materials	
  are	
  associated	
  with	
  different	
  levels	
  of	
  environmental	
  risk.	
  Three	
  of	
  the	
  main	
  PV	
  panel	
  materials	
  are	
  explored	
  below:	
  silicon,	
  cadmium	
  telluride	
  (CdTe)	
  and	
  Copper	
  Indium	
  Gallium	
  Selenide	
  (CIGS).	
  	
  	
  	
  	
  	
  	
  	
  	
  	
  	
  	
  	
  	
  	
  	
  	
  	
  	
  	
  	
  	
  	
  	
  	
  	
  	
  	
  	
  	
  	
  	
  	
  	
  	
  	
  	
  	
  	
  	
  	
  	
  	
  	
  	
  	
  	
  	
  	
  	
  	
  	
  	
  	
  	
  	
  	
  	
  	
  	
  	
  	
  	
  	
  	
  	
  	
  	
  	
  	
   94 V. Fthenakis, Could CdTe PV modules pollute the environment?, National Photovoltaic Environmental Health and Safety Assistance Center, Brookhaven National Laboratory, 2002, retrieved January 3rd 2010 from <www.abound.com>. 95 Silicon Valley Toxics Coalition, Towards a just and sustainable solar industry, January 14th 2009, retrieved March 9th 2010 from <www.svtc.org/>. 96 For example, Metro Vancouver is considering the addition of new Waste to Energy facilities, and a new facility of this type is likely to be constructed at Gold River on Vancouver Island. 	
   24	
   Silicon	
  	
  Silicone	
  production	
  creates	
  various	
  bi-­‐products,	
  including	
  silicon	
  tetrachloride.	
  For	
  each	
  ton	
  of	
  polysilicon	
  produced,	
  the	
  process	
  generates	
  at	
  least	
  four	
  tons	
  of	
  silicon	
  tetrachloride	
  liquid	
  waste.97	
  This	
  waste	
  is	
  commonly	
  recycled	
  at	
  point	
  of	
  manufacture	
  into	
  silicon,	
  but	
  the	
  infrastructure	
  and	
  process	
  for	
  recycling	
  and	
  pollution	
  control	
  nearly	
  doubles	
  the	
  production	
  costs	
  of	
  polysilicon.98	
  In	
  China,	
  currently	
  the	
  largest	
  producer	
  of	
  solar	
  PV	
  panels	
  in	
  the	
  world,	
  at	
  least	
  one	
  incident	
  occurred	
  in	
  which	
  silicon	
  tetrachloride	
  was	
  dumped	
  illegally	
  near	
  the	
  factory.	
  The	
  dumping	
  has	
  been	
  linked	
  to	
  health	
  complications	
  and	
  damaged	
  crops.99	
  This	
  practice	
  was	
  directly	
  contrary	
  to	
  local	
  regulations,	
  and	
  regulations	
  to	
  control	
  the	
  dumping	
  of	
  hazardous	
  substances	
  exist	
  in	
  most	
  countries.	
  As	
  in	
  any	
  industry,	
  illegal	
  dumping	
  of	
  toxins	
  can	
  be	
  carried	
  out	
  by	
  manufacturers	
  and	
  will	
  result	
  in	
  environmental	
  harm.	
  	
  	
  Once	
  produced,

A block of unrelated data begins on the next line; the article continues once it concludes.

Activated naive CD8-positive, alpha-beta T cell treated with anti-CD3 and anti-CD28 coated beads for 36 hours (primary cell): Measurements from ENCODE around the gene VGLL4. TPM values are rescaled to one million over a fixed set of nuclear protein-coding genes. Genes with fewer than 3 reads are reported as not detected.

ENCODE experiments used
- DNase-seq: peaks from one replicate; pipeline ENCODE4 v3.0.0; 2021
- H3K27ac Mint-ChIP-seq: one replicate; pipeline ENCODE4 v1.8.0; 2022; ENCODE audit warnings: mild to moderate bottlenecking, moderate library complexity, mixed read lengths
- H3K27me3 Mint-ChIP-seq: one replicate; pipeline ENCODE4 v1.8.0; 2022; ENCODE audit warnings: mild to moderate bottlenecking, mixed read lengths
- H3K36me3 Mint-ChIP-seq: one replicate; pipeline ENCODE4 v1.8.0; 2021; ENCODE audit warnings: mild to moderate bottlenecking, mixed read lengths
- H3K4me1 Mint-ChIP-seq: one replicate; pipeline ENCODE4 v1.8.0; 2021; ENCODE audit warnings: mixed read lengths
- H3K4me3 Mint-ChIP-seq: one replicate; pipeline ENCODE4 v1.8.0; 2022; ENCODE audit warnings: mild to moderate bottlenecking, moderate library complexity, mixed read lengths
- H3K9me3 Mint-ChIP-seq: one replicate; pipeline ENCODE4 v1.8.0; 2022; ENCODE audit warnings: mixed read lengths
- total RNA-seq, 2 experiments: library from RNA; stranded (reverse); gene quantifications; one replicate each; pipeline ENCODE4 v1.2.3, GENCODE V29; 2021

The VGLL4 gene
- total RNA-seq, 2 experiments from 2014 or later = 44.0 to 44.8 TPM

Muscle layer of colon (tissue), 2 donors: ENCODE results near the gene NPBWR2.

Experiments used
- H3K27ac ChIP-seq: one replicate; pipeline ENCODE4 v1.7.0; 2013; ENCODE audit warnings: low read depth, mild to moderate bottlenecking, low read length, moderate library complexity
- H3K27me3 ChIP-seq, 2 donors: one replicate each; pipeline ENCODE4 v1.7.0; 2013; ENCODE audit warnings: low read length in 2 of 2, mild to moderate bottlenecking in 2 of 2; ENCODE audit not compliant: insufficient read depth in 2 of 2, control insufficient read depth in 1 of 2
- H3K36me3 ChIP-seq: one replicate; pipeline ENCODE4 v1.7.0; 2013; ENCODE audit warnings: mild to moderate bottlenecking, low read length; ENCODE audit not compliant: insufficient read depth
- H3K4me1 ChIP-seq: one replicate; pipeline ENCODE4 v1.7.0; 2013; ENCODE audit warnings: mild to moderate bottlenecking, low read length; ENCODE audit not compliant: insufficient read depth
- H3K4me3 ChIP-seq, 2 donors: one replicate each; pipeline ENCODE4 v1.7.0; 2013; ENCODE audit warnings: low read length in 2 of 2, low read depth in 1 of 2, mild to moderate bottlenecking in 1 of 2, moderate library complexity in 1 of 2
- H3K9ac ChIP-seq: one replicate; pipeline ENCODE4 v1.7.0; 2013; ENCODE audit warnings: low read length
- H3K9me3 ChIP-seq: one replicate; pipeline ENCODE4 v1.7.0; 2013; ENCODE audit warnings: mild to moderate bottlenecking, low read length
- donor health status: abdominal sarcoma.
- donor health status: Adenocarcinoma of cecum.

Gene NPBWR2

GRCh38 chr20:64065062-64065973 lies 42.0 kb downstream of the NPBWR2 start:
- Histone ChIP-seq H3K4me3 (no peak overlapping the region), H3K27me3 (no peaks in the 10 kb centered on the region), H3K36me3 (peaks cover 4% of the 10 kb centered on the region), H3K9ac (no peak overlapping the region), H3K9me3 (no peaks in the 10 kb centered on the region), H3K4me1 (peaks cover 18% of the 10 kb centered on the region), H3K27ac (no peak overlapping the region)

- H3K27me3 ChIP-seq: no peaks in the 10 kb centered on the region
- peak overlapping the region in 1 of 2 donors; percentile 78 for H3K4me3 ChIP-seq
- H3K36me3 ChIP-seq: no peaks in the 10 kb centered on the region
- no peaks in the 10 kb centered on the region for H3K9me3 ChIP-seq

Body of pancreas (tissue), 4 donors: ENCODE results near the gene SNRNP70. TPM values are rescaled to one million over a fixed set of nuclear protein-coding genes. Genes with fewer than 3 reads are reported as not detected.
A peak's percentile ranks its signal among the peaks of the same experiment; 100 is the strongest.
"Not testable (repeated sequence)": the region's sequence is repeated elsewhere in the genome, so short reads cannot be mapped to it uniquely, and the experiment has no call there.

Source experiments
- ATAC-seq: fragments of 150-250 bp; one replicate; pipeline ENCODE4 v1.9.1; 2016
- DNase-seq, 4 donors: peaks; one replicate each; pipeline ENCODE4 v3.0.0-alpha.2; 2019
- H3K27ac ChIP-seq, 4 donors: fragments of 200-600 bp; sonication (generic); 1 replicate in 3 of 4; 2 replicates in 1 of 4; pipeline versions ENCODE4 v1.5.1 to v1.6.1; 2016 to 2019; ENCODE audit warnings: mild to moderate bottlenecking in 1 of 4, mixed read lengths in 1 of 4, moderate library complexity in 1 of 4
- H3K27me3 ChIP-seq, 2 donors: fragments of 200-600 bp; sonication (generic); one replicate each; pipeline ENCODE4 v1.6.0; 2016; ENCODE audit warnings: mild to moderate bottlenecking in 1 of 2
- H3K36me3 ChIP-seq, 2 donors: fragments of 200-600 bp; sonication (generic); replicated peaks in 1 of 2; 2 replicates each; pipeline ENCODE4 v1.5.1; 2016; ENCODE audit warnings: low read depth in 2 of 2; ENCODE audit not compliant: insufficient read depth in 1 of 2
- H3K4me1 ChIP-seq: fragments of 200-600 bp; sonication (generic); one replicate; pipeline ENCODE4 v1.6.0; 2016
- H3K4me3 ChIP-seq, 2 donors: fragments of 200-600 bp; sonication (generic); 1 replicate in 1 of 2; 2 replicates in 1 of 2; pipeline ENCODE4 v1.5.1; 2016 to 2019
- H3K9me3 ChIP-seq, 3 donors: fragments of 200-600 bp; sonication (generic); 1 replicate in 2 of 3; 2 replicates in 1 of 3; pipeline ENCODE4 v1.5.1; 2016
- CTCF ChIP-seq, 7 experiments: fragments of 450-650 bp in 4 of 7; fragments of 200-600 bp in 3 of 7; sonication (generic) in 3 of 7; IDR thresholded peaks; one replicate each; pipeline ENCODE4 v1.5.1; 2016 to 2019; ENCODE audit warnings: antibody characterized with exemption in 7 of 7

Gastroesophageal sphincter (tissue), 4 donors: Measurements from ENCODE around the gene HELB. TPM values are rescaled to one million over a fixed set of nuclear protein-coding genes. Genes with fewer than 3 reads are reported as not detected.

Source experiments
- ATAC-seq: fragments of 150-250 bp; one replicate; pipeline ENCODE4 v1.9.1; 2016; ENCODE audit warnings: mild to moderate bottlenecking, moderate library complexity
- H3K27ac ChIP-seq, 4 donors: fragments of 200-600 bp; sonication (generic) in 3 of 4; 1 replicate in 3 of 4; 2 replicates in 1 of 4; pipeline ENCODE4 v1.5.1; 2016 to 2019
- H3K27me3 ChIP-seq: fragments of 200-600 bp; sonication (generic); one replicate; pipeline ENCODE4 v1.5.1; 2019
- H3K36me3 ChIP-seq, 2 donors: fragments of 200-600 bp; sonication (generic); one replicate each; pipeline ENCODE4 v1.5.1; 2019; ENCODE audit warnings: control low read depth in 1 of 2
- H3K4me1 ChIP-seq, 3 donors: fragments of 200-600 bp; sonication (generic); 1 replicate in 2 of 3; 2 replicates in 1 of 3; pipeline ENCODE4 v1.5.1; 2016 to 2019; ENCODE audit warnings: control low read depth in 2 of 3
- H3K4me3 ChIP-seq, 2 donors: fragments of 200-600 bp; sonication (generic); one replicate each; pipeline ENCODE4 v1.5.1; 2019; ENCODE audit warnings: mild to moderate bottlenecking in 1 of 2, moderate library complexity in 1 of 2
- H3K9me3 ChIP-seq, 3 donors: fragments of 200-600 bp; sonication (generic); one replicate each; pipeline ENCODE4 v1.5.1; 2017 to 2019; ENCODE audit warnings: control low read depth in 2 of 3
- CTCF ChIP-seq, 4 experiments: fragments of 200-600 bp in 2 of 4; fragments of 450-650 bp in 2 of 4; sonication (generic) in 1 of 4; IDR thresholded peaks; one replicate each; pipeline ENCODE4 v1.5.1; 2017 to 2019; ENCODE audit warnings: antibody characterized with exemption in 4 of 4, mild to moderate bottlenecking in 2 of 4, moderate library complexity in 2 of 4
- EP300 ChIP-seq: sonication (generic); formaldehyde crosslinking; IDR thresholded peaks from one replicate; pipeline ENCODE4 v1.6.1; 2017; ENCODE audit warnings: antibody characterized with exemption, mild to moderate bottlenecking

silicon	
  itself	
  is	
  benign.	
  No	
  linkages	
  were	
  found	
  in	
  the	
  literature	
  that	
  suggested	
  serious	
  health	
  risks	
  from	
  polysilicon	
  modules	
  at	
  end-­‐of-­‐life.	
  These	
  panels	
  can	
  seemingly	
  be	
  safely	
  recycled	
  or	
  disposed	
  of	
  in	
  landfill.	
  	
  	
  	
   Cadmium	
  Telluride	
    Many	
  thin-­‐film	
  modules	
  are	
  made	
  from	
  cadmium	
  telluride	
  (CdTe),	
  which	
  contains	
  cadmium.	
  One	
  study	
  showed	
  that	
  0.02	
  g	
  of	
  cadmium	
  per	
  gWh	
  of	
  electricity	
  would	
  be	
  produced	
  over	
  a	
  panel’s	
  lifecycle.	
  This	
  is	
  extremely	
  low	
  when	
  compared	
  to	
  life-­‐cycle	
  cadmium	
  releases	
  from	
  rechargeable	
  batteries.100	
  One	
  author	
  argues:	
  “even	
  if	
  pieces	
  of	
  modules	
  inadvertently	
  make	
  it	
  to	
  a	
  municipal	
  waste	
  incinerator,	
  cadmium	
  will	
  dissolve	
  in	
  the	
  molten	
  glass	
  and	
  would	
  become	
  part	
  of	
  the	
  solid	
  waste.”101	
  	
  CdTe	
  may	
  also	
  be	
  recycled	
  effectively.102	
  Further,	
  because	
  cadmium	
  used	
  in	
  PV	
  manufacturing	
  is	
  sometimes	
  reclaimed	
  from	
  industrial	
  waste,	
  CdTe	
  modules	
  may	
  actually	
  be	
  diverting/delaying	
  this	
  material	
  from	
  entering	
  the	
  landfill	
  or	
  being	
  otherwise	
  disposed	
  of.103	
  	
  	
  	
  	
   Copper	
  Indium	
  Gallium	
  Selenide	
  (CIGS)	
  	
  	
  	
  	
  	
  	
  	
  	
  	
  	
  	
  	
  	
  	
  	
  	
  	
  	
  	
  	
  	
  	
  	
  	
  	
  	
   	
  CIGS	
  modules	
  use	
  a	
  fairly	
  small	
  amount	
  of	
  toxic	
  materials,	
  even	
  less	
  than	
  CdTe.104	
  No	
  significant	
  concerns	
  were	
  raised	
  within	
  the	
  literature	
  reviewed	
  by	
  the	
  author.	
  	
  	
  	
  	
  	
  	
  	
  	
  	
  	
  	
  	
  	
  	
  	
  	
  	
  	
  	
  	
  	
  	
  	
  	
  	
  	
  	
  	
  	
  	
  	
  	
  	
  	
  	
  	
  	
  	
  	
  	
  	
  	
  	
  	
  	
  	
  	
  	
  	
  	
  	
  	
  	
  	
  	
  	
  	
  	
  	
  	
   97 Cha, A. ‘Solar energy firms leave waste behind,’ Washington Post, Sunday March 9, 2008, retrieved September 30th 2008 from <http://www.washingtonpost.com/wp-dyn/content/article/2008/03/08/AR2008030802595.html>. 98 Ibid. 99 Ibid. 100 V. Fthenakis, ‘Life cycle impact analysis of cadmium in CdTe PV production,’ Renewable and Sustainable Energy Reviews 8, 2004, pp. 303–334. 101 Ibid. 102 Ibid. 103 Ibid. 104 V. Fthenakis et al. ‘Toxicity of Cadmium Telluride, Copper Indium Diselenide, and Copper Gallium Diselenide,’ Progress in Photovoltaics, 1999, V. 7, pp. 489-497. [Solar